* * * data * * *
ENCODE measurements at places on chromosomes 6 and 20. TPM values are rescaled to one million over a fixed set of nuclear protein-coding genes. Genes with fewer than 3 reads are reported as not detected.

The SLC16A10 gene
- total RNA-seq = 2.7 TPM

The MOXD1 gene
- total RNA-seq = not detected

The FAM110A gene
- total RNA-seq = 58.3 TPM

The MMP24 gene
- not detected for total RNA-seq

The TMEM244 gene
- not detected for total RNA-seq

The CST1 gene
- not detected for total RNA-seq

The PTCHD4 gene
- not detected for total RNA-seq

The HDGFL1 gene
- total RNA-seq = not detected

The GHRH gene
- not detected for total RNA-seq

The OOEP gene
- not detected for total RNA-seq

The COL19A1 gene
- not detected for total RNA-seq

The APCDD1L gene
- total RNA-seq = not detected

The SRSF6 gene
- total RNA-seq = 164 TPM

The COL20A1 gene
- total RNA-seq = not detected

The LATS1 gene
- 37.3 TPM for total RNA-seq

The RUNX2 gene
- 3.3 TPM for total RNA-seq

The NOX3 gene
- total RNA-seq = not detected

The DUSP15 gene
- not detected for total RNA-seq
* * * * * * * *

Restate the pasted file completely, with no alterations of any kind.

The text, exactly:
ENCODE measurements at places on chromosomes 6 and 20. TPM values are rescaled to one million over a fixed set of nuclear protein-coding genes. Genes with fewer than 3 reads are reported as not detected.

The SLC16A10 gene
- total RNA-seq = 2.7 TPM

The MOXD1 gene
- total RNA-seq = not detected

The FAM110A gene
- total RNA-seq = 58.3 TPM

The MMP24 gene
- not detected for total RNA-seq

The TMEM244 gene
- not detected for total RNA-seq

The CST1 gene
- not detected for total RNA-seq

The PTCHD4 gene
- not detected for total RNA-seq

The HDGFL1 gene
- total RNA-seq = not detected

The GHRH gene
- not detected for total RNA-seq

The OOEP gene
- not detected for total RNA-seq

The COL19A1 gene
- not detected for total RNA-seq

The APCDD1L gene
- total RNA-seq = not detected

The SRSF6 gene
- total RNA-seq = 164 TPM

The COL20A1 gene
- total RNA-seq = not detected

The LATS1 gene
- 37.3 TPM for total RNA-seq

The RUNX2 gene
- 3.3 TPM for total RNA-seq

The NOX3 gene
- total RNA-seq = not detected

The DUSP15 gene
- not detected for total RNA-seq